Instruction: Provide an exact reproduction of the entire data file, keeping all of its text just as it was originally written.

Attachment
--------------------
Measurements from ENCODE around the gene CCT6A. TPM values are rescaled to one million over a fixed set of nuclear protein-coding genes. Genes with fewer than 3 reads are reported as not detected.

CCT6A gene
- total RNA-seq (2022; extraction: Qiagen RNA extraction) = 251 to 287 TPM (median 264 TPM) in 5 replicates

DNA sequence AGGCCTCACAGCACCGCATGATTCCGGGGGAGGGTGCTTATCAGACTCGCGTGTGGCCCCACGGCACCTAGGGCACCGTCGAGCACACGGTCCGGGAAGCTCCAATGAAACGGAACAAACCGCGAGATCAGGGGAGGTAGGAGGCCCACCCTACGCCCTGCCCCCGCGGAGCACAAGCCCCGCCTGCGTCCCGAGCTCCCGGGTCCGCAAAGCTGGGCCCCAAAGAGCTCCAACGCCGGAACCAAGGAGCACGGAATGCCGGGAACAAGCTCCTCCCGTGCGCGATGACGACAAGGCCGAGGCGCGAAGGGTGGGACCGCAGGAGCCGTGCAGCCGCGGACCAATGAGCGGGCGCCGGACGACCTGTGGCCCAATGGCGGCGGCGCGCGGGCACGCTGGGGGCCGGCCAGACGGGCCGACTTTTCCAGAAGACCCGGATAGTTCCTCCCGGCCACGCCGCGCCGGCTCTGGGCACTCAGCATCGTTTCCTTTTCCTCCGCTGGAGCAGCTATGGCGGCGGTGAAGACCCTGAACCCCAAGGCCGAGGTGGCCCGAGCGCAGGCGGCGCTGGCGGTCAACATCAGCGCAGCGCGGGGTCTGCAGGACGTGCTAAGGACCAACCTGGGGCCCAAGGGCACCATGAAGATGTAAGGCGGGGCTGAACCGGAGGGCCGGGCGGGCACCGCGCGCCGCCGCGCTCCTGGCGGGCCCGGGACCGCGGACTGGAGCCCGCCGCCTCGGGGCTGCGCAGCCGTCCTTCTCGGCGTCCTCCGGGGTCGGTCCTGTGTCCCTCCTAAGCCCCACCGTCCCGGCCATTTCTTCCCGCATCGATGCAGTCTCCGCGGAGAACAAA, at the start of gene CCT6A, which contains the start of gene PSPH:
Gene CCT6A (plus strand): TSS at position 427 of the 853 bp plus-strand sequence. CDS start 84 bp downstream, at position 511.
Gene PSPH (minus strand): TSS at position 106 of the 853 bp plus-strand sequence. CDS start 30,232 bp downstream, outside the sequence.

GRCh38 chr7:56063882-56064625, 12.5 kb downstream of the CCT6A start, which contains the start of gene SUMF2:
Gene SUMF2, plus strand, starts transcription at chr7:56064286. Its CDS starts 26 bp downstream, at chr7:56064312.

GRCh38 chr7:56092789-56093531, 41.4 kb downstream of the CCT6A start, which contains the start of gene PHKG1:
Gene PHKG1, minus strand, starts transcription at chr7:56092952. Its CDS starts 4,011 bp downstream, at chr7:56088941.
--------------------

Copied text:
Measurements from ENCODE around the gene CCT6A. TPM values are rescaled to one million over a fixed set of nuclear protein-coding genes. Genes with fewer than 3 reads are reported as not detected.

CCT6A gene
- total RNA-seq (2022; extraction: Qiagen RNA extraction) = 251 to 287 TPM (median 264 TPM) in 5 replicates

DNA sequence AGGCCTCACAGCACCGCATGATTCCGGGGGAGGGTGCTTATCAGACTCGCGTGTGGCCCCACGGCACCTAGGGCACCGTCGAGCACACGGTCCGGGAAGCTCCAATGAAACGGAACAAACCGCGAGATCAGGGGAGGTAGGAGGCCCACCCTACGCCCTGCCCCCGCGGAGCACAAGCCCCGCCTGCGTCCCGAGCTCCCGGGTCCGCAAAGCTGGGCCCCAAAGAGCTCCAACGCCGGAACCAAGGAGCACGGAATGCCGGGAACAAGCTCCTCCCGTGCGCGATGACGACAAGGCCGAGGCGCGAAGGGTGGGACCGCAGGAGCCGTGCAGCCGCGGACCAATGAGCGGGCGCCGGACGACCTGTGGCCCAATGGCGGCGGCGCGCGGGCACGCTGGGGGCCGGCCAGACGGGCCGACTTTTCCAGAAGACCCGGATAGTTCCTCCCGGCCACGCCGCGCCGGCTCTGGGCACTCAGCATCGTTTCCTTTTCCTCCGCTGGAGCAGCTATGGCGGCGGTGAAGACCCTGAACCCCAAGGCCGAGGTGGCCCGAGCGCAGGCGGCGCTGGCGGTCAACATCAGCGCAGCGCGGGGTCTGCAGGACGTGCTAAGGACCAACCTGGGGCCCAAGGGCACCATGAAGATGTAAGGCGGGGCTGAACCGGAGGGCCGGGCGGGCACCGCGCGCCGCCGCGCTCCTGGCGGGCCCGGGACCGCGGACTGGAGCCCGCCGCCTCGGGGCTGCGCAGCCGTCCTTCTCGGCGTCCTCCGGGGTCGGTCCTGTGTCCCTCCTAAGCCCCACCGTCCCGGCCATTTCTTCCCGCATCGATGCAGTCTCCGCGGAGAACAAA, at the start of gene CCT6A, which contains the start of gene PSPH:
Gene CCT6A (plus strand): TSS at position 427 of the 853 bp plus-strand sequence. CDS start 84 bp downstream, at position 511.
Gene PSPH (minus strand): TSS at position 106 of the 853 bp plus-strand sequence. CDS start 30,232 bp downstream, outside the sequence.

GRCh38 chr7:56063882-56064625, 12.5 kb downstream of the CCT6A start, which contains the start of gene SUMF2:
Gene SUMF2, plus strand, starts transcription at chr7:56064286. Its CDS starts 26 bp downstream, at chr7:56064312.

GRCh38 chr7:56092789-56093531, 41.4 kb downstream of the CCT6A start, which contains the start of gene PHKG1:
Gene PHKG1, minus strand, starts transcription at chr7:56092952. Its CDS starts 4,011 bp downstream, at chr7:56088941.